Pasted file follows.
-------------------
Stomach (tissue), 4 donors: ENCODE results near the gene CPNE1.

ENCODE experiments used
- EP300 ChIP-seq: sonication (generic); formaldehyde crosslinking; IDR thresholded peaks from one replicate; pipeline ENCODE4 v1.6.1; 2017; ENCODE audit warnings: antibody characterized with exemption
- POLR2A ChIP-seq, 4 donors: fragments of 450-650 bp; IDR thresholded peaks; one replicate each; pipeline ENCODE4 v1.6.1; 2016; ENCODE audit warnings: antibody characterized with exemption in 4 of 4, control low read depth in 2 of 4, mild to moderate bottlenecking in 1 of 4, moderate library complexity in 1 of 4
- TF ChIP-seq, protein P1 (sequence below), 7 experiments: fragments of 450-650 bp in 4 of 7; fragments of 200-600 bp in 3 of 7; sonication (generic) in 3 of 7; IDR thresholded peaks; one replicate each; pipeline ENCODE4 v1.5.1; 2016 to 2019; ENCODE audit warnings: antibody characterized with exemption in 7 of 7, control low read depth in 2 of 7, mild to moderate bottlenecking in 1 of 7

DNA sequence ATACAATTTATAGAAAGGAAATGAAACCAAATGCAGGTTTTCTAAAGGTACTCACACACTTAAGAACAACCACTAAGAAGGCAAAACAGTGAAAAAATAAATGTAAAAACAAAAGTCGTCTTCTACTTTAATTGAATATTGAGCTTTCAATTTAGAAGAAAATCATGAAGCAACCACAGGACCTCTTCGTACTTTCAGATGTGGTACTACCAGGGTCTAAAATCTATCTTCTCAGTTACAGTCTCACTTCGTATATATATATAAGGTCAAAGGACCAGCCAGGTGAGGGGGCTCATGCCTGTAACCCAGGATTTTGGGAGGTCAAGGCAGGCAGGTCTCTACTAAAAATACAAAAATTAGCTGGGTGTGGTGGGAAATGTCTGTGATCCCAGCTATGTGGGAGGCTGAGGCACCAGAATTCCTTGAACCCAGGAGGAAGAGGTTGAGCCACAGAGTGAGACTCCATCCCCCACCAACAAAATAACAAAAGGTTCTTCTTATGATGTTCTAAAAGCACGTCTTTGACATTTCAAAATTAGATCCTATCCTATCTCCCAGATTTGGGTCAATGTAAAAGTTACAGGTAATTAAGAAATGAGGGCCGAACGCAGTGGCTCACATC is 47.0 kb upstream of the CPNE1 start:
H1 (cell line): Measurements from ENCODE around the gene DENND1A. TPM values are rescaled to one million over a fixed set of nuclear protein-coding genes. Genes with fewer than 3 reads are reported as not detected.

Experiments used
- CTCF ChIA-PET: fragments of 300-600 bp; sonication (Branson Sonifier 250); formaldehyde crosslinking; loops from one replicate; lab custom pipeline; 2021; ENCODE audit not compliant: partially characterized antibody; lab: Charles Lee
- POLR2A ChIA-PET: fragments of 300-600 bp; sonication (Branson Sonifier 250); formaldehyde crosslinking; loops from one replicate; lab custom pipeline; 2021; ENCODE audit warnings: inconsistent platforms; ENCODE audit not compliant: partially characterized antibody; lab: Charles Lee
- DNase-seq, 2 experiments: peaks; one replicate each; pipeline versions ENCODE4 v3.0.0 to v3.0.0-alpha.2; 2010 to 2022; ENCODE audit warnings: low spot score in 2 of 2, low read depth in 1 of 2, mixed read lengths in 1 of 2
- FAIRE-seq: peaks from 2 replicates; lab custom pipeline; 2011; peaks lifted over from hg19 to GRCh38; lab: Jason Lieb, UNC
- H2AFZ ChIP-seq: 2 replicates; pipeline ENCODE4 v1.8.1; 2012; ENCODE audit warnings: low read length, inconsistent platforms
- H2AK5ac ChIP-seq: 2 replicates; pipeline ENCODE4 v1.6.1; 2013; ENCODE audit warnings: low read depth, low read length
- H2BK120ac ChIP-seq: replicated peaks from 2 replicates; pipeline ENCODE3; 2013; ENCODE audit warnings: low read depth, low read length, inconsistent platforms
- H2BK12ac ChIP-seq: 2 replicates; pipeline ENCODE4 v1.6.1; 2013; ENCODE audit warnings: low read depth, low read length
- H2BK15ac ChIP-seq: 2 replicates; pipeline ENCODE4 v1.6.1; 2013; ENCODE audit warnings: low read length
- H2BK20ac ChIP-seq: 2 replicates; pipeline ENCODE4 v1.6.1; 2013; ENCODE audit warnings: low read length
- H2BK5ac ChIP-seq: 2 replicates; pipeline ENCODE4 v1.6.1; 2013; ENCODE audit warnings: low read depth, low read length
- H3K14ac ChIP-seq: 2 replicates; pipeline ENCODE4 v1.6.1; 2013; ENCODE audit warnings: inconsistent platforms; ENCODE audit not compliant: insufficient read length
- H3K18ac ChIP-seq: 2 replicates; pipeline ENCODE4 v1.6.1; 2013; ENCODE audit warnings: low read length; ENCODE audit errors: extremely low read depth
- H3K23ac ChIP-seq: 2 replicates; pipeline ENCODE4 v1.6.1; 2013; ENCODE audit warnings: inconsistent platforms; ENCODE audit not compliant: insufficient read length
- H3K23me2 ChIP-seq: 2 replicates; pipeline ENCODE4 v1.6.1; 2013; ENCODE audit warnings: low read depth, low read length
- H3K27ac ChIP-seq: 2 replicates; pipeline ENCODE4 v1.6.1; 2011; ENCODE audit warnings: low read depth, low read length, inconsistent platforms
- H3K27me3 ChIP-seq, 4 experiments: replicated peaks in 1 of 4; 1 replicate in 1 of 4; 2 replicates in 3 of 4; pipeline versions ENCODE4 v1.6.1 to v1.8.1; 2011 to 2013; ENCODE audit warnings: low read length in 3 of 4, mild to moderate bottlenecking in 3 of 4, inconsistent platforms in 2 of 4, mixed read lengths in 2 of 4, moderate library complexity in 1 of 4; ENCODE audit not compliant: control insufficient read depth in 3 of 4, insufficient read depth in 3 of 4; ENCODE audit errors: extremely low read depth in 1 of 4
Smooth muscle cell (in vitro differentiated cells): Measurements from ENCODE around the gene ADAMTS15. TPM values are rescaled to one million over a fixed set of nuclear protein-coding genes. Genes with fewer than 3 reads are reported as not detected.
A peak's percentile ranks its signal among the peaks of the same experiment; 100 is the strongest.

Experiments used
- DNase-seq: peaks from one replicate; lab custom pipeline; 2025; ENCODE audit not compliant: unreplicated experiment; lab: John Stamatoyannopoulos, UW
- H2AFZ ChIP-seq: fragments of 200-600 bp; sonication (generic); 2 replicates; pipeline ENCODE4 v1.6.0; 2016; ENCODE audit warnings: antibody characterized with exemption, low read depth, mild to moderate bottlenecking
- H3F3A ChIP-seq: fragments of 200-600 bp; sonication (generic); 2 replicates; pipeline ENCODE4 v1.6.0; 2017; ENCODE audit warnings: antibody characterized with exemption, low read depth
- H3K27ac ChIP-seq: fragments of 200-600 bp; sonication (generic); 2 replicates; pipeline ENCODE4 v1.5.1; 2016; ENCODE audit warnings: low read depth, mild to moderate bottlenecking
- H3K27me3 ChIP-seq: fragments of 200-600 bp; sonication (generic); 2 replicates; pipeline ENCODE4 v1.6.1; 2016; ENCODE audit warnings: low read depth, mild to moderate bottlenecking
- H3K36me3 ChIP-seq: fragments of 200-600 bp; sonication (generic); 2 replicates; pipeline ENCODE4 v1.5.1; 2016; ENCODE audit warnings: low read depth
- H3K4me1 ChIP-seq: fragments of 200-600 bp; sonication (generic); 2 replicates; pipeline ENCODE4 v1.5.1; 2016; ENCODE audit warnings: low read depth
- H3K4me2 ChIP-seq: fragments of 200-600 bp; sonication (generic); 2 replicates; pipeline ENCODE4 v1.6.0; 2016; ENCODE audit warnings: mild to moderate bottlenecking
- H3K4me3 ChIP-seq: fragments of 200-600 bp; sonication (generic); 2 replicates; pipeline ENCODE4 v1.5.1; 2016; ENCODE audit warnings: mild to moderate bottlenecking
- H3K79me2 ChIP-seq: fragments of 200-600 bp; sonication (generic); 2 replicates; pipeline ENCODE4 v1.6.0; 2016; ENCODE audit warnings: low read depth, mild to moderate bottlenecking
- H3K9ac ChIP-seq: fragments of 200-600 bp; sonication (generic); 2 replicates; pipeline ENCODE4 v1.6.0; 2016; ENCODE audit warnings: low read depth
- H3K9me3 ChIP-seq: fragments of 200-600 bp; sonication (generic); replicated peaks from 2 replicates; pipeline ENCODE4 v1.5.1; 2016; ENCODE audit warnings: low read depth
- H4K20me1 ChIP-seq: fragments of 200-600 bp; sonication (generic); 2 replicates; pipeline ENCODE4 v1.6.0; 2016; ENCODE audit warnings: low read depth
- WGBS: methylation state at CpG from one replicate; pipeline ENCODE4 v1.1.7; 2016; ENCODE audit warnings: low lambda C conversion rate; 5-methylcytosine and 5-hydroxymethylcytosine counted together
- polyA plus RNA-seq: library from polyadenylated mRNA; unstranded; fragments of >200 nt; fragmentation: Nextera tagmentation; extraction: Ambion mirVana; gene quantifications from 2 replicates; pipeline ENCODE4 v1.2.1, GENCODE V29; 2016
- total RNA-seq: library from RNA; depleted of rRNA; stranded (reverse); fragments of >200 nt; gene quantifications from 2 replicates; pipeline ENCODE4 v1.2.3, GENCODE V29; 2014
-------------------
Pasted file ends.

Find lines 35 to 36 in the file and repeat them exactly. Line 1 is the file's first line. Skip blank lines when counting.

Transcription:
- H3K4me1 ChIP-seq: fragments of 200-600 bp; sonication (generic); 2 replicates; pipeline ENCODE4 v1.5.1; 2016; ENCODE audit warnings: low read depth
- H3K4me2 ChIP-seq: fragments of 200-600 bp; sonication (generic); 2 replicates; pipeline ENCODE4 v1.6.0; 2016; ENCODE audit warnings: mild to moderate bottlenecking